Ankle arthrodesis, (commonly known as ankle fusion), is an operation to fuse or stiffen the ankle joint. The goal of this procedure is to relieve pain and improve the function for a patient with severe ankle arthritis.
Indications for surgery
- Patients may be considered for ankle arthrodesis if the patient has severe ankle arthritis and:
- Pain is not relieved by analgesia and non-steroidal anti-inflammatory (NSAID) medication.
- Pain continues despite modification in activity, use of walking aids or splints, and orthotics devices.
Contra-indication to ankle arthrodesis
- Insufficient or poor-quality bone for fusion.
- Neurologic or vascular illness that reduce healing or recovery.
- Severe deformity of foot.
- Medically unfit for anaesthetic.
Peri-operative patient education
At the time of consultation, Dr Lane will give a full explanation of what is involved in ankle arthrodesis, expected recovery and surgical risks. Educational leaflets supplied by the Australian Orthopaedic Association are also given for patient's information.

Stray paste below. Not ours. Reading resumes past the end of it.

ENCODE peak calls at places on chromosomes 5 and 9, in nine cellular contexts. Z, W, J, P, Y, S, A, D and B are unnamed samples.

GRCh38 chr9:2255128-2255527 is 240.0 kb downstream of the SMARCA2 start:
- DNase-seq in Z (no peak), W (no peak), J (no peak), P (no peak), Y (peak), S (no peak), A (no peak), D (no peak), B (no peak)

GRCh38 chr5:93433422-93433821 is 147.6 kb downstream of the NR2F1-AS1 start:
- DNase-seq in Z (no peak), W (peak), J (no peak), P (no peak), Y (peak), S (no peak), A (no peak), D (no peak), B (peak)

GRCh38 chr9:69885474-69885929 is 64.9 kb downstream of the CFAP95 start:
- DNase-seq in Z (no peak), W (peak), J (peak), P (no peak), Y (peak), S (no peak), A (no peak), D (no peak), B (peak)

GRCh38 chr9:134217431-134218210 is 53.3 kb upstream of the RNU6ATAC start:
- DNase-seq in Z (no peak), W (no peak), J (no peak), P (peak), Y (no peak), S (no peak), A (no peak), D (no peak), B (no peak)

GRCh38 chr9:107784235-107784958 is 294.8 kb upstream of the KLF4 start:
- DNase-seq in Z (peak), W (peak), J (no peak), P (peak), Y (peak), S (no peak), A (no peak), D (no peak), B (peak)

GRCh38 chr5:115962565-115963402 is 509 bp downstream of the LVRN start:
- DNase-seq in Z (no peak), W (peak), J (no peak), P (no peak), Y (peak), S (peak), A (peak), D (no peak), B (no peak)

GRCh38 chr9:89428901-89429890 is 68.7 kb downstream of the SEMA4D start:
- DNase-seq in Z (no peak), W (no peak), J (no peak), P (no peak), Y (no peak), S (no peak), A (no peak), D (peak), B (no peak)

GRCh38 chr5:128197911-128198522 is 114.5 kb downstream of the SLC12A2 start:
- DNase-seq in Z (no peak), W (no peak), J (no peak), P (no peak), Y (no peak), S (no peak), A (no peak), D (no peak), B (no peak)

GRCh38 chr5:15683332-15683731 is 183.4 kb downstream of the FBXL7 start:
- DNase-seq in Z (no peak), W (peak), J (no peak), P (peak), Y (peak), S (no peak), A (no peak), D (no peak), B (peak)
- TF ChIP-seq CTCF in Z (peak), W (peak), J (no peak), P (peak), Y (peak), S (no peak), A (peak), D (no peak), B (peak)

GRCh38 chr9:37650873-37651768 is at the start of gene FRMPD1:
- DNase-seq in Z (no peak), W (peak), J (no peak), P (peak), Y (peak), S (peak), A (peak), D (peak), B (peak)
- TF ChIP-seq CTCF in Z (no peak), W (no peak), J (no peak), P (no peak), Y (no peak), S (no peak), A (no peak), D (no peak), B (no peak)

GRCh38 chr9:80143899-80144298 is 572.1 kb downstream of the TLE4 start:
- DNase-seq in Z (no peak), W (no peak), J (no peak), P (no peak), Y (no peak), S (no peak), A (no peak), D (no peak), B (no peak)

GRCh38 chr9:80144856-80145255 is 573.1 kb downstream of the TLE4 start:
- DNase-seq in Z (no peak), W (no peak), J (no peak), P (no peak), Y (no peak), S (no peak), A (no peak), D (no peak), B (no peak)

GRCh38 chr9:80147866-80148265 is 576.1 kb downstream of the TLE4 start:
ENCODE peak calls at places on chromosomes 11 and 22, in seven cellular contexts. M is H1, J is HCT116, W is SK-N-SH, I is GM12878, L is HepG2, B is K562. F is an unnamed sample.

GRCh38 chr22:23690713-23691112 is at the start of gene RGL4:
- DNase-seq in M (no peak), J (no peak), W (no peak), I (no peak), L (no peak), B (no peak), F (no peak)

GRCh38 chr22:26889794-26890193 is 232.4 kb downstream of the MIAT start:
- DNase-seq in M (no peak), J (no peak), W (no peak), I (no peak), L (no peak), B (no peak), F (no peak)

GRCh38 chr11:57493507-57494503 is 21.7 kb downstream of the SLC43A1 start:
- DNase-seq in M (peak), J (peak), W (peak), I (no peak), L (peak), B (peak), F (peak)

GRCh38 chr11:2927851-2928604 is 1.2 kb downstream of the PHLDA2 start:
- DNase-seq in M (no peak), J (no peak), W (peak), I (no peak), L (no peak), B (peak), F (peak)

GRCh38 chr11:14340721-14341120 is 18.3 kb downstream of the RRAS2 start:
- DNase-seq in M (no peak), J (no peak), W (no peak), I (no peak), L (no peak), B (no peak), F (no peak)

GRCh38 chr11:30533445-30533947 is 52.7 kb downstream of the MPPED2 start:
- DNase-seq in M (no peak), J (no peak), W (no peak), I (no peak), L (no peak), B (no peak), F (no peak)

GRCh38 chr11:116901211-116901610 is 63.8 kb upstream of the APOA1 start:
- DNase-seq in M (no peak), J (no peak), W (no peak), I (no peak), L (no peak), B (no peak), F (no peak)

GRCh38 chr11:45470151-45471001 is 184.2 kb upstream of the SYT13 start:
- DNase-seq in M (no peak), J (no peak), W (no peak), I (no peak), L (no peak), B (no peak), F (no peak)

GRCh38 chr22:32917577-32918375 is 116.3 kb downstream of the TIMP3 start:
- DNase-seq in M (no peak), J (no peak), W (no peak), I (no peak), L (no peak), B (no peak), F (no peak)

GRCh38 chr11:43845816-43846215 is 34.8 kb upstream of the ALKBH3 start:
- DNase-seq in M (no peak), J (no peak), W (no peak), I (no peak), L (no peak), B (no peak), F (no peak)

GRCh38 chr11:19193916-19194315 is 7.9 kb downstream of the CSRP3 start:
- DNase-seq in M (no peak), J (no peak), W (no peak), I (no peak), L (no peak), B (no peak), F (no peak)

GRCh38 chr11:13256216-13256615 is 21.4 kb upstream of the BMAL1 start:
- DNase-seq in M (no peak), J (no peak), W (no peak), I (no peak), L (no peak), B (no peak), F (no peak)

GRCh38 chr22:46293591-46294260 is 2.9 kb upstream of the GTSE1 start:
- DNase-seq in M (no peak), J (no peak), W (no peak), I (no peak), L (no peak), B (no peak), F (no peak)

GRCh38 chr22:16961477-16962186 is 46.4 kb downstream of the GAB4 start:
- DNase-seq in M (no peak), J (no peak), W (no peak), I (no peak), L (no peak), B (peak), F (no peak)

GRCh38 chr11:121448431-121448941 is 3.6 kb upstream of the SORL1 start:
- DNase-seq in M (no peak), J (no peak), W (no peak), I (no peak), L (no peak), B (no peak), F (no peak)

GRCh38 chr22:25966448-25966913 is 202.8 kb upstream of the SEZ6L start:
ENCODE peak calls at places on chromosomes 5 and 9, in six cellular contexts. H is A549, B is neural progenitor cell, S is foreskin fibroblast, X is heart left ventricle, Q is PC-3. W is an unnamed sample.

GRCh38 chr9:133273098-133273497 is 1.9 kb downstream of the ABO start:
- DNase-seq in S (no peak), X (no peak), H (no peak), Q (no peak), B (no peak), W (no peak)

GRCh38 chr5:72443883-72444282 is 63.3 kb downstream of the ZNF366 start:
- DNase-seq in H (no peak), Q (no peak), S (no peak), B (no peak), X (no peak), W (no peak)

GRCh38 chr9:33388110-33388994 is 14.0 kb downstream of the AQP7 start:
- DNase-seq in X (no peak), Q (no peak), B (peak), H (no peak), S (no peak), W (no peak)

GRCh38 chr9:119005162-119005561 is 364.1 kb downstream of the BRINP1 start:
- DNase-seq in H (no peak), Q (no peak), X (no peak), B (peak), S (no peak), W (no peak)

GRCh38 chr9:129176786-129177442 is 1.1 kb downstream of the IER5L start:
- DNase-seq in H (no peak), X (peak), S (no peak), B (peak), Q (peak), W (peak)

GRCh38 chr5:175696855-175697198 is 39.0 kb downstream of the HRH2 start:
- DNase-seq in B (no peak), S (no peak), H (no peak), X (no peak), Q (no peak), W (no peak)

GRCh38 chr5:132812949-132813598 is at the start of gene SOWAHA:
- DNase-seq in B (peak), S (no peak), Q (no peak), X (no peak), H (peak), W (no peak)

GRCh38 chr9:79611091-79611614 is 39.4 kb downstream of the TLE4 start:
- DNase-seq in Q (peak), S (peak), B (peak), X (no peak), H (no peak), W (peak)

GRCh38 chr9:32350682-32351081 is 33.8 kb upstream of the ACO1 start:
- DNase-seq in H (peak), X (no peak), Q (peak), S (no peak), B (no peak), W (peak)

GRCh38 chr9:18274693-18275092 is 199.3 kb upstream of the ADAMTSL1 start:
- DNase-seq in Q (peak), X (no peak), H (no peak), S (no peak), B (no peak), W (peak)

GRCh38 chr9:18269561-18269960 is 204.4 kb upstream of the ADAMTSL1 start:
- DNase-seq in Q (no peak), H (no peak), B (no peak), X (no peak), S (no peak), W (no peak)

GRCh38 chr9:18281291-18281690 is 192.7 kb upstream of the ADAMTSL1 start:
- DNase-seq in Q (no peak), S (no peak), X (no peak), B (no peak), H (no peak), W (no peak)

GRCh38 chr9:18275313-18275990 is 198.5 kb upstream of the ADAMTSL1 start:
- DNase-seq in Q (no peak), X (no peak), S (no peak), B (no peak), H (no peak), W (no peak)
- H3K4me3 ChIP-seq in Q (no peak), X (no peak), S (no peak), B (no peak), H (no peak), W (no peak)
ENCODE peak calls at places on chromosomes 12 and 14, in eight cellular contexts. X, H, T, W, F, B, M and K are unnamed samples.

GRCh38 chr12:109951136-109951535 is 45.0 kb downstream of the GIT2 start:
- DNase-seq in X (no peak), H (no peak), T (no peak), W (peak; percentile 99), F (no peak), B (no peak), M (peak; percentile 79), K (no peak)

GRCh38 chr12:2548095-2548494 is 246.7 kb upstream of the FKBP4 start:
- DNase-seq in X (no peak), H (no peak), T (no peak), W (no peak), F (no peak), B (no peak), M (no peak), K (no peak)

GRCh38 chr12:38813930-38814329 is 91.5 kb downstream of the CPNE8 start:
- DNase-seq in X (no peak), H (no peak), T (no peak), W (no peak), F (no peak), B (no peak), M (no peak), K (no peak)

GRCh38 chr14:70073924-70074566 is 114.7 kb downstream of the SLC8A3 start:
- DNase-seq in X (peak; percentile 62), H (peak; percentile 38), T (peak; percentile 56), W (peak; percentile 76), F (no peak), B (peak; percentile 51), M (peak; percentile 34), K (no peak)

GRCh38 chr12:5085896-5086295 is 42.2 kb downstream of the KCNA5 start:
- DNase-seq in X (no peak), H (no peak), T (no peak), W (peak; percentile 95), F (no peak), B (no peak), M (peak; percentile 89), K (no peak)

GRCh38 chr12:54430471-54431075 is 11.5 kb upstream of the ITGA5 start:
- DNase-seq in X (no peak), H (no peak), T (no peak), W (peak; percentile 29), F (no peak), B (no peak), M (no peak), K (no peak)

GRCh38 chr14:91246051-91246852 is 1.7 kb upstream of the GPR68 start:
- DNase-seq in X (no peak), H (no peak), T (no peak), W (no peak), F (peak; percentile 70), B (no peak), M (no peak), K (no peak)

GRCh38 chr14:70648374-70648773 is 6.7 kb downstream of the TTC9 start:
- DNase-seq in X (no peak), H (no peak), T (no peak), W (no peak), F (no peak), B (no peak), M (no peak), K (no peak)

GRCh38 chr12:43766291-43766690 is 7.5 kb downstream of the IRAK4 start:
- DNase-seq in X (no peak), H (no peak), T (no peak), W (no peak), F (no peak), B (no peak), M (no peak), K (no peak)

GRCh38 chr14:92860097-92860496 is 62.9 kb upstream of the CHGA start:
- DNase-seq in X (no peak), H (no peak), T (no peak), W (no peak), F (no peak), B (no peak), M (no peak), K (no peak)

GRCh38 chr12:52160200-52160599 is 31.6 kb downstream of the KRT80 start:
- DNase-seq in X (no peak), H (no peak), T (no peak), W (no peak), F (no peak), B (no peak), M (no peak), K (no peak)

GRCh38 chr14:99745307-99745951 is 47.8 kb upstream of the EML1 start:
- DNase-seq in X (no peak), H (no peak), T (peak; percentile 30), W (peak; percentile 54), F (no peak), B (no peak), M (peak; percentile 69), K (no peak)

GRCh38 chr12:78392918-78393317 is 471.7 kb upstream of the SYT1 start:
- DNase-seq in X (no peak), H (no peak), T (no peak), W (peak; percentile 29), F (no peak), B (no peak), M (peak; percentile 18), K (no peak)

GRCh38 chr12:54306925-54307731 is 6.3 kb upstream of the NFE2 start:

If there are any further concerns prior to the operation, further consultation and explanation is encouraged with Dr Lane.
If you have a pre-existing medical condition you may be reviewed by a further specialist such as a cardiologist or other specialist physician, as well as the anaesthetist prior to surgery.
Anti-inflammatory drugs such as Feldene, Naproyn, Nurofen, Brufen, Voltaren, Mobic and Celebrex should be stopped 5 days before surgery. These drugs increase the risks of bleeding. Aspirin or other blood thinning drug use prior surgery should be discussed with Dr Lane as this would depend on the patients underlying medical condition. The leg and foot to be operated on should be free of cuts, scratches and sores as this can increase the risk of infection. If you have damage to your skin, your surgery will be postponed until healed.
Depending on the time of your operation, you may be admitted the day before or early in the morning of procedure. The reception staff will give clear instructions about your admission time. Your expected stay in hospital is 2 to 3 days.
You should not eat or drink for 6 hours before your surgery.
Bring to hospital:
- Personal effects such as pyjamas, slippers, dressing gown and toiletries.
- Current medication.
- Relevant X- rays.
- Medicare, DVA or Private Healthcare cards.
Once seen in the Admissions area, you will be taken to the Ward where:
- You will be admitted by the duty nurse and baseline observations taken.
- Theatre gown will be given to wear.